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Yoga: Good Things Come When You Release, Open, and Renew

Updated: May 30, 2020

Have you ever wanted to try yoga but were too intimidated, scared, or embarrassed?

You're not alone. Just type "fears about starting yoga" into a search engine, and you'll find dozens of articles, websites, and YouTube videos addressing the topic. More than 35 million Americans practice yoga (15% of the population), and 34% or nearly 80 million Americans say they plan to try yoga within the next year(1). However, many people have accumulated more excuses than willpower.

Elephant Journal published a list of common reasons why people talk themselves out of trying yoga. The excuses range from "I'm not flexible" enough and "I'm going to fart in class" to "everyone else will be better than me" and "it's too hard."

Abby Mudd, who teaches Beginner's Yoga at Holly's Pilates Village, recently wrote a message to her friends on Facebook and Instagram.

"I encourage all of my beginner or newish folks out there to release that block of fear and step into feeling your body, breath, and mind," Abby wrote. "If you think that you're too 'tight' to do yoga, well, think of it this way: saying you're too tight or not flexible enough to do yoga is like saying you're too dirty to take a bath. Let it sink in, my friends; don't be afraid. Good things come when you release, open, and renew."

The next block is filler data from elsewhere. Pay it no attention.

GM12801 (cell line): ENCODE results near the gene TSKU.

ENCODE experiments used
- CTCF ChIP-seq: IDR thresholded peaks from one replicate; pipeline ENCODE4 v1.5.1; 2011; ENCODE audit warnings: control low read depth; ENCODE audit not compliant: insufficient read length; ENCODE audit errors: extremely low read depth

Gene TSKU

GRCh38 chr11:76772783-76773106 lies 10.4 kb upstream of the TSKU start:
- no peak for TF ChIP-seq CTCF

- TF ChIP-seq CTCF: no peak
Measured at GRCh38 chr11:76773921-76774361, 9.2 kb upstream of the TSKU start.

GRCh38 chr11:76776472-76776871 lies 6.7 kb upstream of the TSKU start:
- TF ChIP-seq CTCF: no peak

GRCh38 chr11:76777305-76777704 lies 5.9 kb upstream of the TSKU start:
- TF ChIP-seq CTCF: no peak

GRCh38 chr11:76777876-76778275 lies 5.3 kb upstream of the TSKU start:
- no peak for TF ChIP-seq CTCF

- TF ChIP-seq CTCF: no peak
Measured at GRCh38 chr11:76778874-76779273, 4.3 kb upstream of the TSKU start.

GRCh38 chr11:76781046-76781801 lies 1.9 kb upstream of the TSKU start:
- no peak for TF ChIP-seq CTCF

Enjoy the Benefits of Yoga

Research shows that yoga literally has the capacity to change your brain. The science behind yoga demonstrates evidence of many psycho-physiological benefits, including: increased resilience to stress; improved flexibility, balance, stamina, and strength; reduction in depression and negative thoughts; and greater mind-body awareness. These benefits can change behaviors, enhancing life's meaning and purpose:

Many people in the U.S. practice yoga for the way it tones and strengthens the body. Yoga can indeed lead to profound positive changes in your posture, skin tone, and overall vitality. Yet, asana (Sanskrit for posture) is only one of the eight limbs of yoga.

Consider, for example, that learning to command physical control of the body is a skill developed by high-achieving athletes, actors, and others with superb physiques. However, few of these people will also achieve the deeper harmony of the body, mind, and spirit that yoga offers to those willing to explore its depths.

"Though the yogi does not underrate his body, he does not merely think of its perfection, but of the senses, mind, intellect, and soul," B.K.S. Iyengar writes in Light on Yoga, one of the most respected texts in modern yoga.

Sitting in stillness, exploring the power of the breath to heal, cultivating consciousness and compassion, and learning to let go of every falsehood you may have believed about yourself over time—these are also aspects of a regular yoga practice.

How do you start?

"The secrets of yoga lie in the doing of it," Erich Schiffman writes in Yoga: The Spirit and Practice of Moving into Stillness.

When do you start?

How about today? Check out the Yoga classes at Holly's Pilates Village in Louisville Kentucky.


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